A large mural in the town of Sheffield, Tasmania
After Launceston I took a roundabout drive through the mountains and stopped by a few waterfalls on the way to Sheffield. The small town is known for its murals that illustrate the history of Tasmania, as well as an annual mural competition.
Common themes are aboriginal history and relations with European settlers, Tasmanian wildlife, and historical figures from the region. The visitor’s office has maps to assist in touring the town, and it’s well worth an hour or two to stroll around.
A black snake on Tamar Island
I got to Launceston in time for Festivale, where I got to sample local wines and watch some great street performers and musical acts. I hadn’t heard of the event in advance, so it was a nice surprise and a welcome break from the hiking and sightseeing I’d been doing.
Upon leaving Tasmania’s second largest city I stopped by two local natural wonders – the Cataract Gorge and Tamar Island. Like everywhere else in Tasmania, the sights are well set up for visitors with clear and safe walking tracks loaded with wildlife. There is also a lot of historical elements to these sights and you can learn about the lives of early Tasmanian settlers.
The spectacular view from the Bay of Fires beach
Following my day on the Tasman Peninsula I made a stop at Triabunna, hoping to make it to Maria Island. I didn’t realize I was meant to book the ferry to the island in advance, so I wasn’t able to go. However, I did meet some hilarious and hospitable fisherman in the tiny town and I spent a day playing pool and hanging out on their fishing boat. It’s cliche, but that’s the best thing about travel… you never know who you’ll meet or where the road will take you.
After spending some time in Triabunna, I made my way further north to the Bay of Fires, which is consistently ranked among the best beaches in the world. It’s a quiet place with free camping spots and nearly endless walking opportunities. There are fairy penguins and wallabies and loads of other creatures to see, in addition to the striking red rocks along the beach. Contrary to common assumption, the bay is not actually named for these red rocks but for the fires that the European settlers saw the aboriginals making along the coastline.
A view of Wineglass Bay from the lookout on Tasman Peninsula
After finished up my teaching contract in Darwin I headed to Tasmania for a 17 day road trip. It was an absolutely stunning state and I met the kindest people, ate the most delicious local food (oysters, cheese, beer and wine, chocolate, salmon, beef…), and saw an abundance of animals. There are dozens of short hiking trails which I used as the foundation to plan my trip. I flew into Hobart and essentially made a big counter-clockwise circle, making my first major stop the Tasman Peninsula.
Most famous for Port Arthur (which I didn’t have time to see), the peninsula is also home to amazing cliffscapes and the postcard-worthy Wineglass Bay.
The view from above of Florence Falls – complete with rainbow – in Litchfield National Park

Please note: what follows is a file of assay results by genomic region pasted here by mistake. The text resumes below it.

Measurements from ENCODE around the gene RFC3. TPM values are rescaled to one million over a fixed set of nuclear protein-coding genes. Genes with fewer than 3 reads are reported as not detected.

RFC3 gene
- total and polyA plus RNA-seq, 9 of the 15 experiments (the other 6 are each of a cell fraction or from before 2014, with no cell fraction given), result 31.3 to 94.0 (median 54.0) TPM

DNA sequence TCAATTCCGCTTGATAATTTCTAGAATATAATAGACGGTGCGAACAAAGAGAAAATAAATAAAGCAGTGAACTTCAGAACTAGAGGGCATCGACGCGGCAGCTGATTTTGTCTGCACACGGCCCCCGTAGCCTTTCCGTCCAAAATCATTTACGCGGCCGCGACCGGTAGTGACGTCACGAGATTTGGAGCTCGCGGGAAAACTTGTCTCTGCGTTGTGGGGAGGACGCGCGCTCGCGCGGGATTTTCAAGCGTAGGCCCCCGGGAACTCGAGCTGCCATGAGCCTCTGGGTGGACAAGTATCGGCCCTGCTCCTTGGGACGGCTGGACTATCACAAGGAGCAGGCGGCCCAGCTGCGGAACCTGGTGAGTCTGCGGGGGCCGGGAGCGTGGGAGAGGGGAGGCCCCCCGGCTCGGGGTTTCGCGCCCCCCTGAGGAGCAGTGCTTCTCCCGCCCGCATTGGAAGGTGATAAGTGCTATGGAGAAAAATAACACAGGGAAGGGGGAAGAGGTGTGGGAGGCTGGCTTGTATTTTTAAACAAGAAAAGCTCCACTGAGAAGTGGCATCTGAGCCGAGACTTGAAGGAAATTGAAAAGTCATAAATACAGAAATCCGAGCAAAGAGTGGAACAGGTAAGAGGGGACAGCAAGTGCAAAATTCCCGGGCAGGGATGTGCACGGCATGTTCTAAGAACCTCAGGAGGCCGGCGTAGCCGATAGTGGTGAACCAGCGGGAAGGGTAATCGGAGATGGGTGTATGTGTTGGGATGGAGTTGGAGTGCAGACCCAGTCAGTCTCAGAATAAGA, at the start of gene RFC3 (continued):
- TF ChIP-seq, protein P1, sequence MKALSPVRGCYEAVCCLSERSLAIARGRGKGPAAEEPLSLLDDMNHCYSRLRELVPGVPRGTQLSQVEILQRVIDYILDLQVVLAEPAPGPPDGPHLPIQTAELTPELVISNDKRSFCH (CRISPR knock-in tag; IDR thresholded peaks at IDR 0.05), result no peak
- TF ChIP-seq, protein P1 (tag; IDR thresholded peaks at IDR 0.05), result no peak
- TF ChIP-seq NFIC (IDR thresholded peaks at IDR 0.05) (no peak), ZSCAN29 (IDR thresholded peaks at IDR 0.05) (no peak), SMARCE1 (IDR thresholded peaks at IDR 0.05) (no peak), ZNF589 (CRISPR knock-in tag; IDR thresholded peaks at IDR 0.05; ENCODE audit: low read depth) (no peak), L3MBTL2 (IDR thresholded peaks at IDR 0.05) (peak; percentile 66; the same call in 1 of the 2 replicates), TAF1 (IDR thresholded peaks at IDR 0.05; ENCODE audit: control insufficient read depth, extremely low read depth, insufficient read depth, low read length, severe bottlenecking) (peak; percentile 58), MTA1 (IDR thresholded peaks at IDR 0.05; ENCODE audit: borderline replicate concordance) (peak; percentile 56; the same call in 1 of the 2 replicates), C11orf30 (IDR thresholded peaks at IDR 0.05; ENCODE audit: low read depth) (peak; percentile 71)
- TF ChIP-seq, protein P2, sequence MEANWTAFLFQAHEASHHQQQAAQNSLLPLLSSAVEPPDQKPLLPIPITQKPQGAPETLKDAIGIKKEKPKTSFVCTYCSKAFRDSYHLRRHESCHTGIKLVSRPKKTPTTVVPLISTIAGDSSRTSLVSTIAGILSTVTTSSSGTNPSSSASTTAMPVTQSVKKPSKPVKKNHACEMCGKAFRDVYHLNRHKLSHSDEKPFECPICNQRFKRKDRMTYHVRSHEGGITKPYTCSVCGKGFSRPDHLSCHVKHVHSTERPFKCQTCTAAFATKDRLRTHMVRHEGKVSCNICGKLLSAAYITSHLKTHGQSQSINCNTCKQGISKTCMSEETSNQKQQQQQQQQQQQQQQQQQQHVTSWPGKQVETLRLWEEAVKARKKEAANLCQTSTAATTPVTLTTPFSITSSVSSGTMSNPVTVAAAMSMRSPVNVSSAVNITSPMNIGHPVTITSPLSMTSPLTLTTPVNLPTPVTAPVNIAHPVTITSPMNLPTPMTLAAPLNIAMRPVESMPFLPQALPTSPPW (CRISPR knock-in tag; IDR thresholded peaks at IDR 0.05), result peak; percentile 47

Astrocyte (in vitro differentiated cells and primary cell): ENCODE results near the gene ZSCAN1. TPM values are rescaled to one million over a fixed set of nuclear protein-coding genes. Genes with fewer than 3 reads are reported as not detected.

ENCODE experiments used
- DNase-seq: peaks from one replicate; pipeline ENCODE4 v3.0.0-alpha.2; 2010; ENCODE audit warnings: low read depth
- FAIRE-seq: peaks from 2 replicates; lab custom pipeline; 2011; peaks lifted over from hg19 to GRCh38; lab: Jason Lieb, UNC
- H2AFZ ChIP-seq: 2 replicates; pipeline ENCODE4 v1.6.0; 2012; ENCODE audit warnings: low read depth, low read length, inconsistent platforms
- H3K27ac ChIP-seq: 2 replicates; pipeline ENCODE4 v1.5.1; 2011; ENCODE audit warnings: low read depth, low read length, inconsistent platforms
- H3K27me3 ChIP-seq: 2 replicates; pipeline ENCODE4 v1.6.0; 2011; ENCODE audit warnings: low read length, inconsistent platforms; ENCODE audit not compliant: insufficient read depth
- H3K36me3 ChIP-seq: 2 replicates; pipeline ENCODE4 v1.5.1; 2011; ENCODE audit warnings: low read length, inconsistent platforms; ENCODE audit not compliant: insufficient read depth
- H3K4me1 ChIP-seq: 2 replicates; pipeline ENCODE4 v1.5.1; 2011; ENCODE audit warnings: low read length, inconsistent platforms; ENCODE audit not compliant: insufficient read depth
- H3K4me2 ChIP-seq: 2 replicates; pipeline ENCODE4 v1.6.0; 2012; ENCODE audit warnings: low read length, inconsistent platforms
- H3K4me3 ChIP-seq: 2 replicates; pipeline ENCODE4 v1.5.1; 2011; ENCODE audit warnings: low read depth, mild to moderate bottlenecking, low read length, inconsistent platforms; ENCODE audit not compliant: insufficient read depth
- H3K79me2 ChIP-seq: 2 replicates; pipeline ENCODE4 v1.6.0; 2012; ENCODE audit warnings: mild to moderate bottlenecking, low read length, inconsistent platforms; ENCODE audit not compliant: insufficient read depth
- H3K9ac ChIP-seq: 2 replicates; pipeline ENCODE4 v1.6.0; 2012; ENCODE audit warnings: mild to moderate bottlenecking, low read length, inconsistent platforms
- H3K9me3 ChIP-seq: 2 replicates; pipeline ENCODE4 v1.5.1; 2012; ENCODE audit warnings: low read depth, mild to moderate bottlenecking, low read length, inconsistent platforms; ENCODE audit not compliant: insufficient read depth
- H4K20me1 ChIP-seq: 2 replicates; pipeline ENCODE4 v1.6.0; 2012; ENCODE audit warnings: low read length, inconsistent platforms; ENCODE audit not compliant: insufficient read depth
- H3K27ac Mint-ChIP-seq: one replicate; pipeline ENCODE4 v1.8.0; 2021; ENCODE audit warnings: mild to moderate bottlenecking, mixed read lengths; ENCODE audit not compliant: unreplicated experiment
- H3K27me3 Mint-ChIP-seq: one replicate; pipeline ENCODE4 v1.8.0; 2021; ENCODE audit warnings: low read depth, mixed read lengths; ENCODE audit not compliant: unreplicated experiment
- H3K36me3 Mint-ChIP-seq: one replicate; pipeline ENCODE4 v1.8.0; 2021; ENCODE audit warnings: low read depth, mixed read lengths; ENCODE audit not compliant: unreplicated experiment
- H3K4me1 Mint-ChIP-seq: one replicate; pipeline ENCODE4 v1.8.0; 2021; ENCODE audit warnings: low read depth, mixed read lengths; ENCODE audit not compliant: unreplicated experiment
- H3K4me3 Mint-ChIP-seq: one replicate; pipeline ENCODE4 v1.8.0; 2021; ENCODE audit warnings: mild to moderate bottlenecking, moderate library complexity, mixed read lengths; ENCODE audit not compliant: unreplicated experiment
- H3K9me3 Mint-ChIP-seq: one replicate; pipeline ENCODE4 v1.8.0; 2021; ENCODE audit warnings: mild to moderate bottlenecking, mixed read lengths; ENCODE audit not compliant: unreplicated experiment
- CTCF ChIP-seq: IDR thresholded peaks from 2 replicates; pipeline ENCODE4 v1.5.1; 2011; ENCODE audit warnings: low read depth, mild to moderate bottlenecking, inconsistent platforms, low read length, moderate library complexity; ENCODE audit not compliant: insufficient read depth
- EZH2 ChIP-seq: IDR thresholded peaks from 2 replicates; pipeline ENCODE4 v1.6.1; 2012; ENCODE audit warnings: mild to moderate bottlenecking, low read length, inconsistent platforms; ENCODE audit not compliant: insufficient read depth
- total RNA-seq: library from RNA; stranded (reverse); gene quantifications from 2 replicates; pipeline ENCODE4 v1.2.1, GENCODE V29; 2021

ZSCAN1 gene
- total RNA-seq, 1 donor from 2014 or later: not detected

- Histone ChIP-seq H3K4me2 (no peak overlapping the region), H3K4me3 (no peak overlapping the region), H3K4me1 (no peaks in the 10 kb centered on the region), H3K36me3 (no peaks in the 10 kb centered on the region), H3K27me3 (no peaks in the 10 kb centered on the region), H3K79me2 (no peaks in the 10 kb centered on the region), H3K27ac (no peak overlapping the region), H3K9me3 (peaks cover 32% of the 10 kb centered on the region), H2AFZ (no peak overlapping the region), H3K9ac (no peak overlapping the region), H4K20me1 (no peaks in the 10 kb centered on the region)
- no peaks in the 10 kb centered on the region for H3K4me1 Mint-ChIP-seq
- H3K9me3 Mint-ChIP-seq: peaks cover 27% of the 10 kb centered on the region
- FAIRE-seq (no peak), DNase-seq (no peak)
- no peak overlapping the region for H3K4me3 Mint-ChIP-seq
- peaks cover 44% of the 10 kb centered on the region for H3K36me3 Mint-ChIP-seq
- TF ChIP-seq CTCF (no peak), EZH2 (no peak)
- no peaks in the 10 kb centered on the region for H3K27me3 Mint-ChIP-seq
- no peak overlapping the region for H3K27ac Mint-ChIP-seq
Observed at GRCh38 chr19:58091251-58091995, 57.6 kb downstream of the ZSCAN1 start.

The final stop on my 10-day tour of the Top End a few weeks ago was Litchfield National Park, a popular weekend getaway for Darwin residents and home to loads of glorious waterfalls and swimming holes. Of course I took advantage of as many walking tracks as I could, one of which winds for about 5km along Florence Creek in relative peace and quiet.
Another highlight of Litchfield is seeing the incredible magnetic terminte mounds. These termites use the magnetic forces of the earth to orient their cathedrals to optimize exposure to the sun. And, of course, the above ground portions of the nests are a gigantic 2+ meters high.
At the end of this tour I settled in Darwin to begin a job for five months – I need to recoup a lot of the money I’ve spent in Australia! It certainly isn’t as cheap here as it was in Asia and South America, and I don’t even want to share how much I’ve been spending. So my blog may be quiet for the coming months, but I’ve got a big trip to WA planned in December and I’ll be sure get my camera ready.
The natural infinity pool of Gunlom Falls in Kakadu Natioanl Park
After our Mary River cruise we finally made it to Kakadu National Park, a sprawling 20,000 square km area (that’s half the size of Switzerland!) whose geological history extends millions of years and human history of over 40,000 years. Of course you can spend months exploring the park and not see everything, but the tour I was on just hit two highlights: the rock art of Ubirr and the swimming holes at Gunlom Falls. Both were extraordinary and I hope to make it back to Kakadu during my months working in Darwin. During the wet season the waterfalls are even more stunning and the wildlife is even more abundant.
The view from Baruwei Lookout, part of a 5k bushwalking trail at Katherine Gorge
Driving up from Alice Springs, the red rocks and sand suddenly turn into more familiar greenery and the air stops feeling so terribly dry. It’s just past this point where you will find the bustling town of Katherine (pop. 10,000) and the beautiful Katherine Gorge – known to aboriginals as Nitmiluk. Our group was able to do the 5k Baruwei loop walk which passes through a magnificent lookout over the gorge. As usual there is loads of interesting plant and wildlife, including wild cockatoos and tons of flying foxes.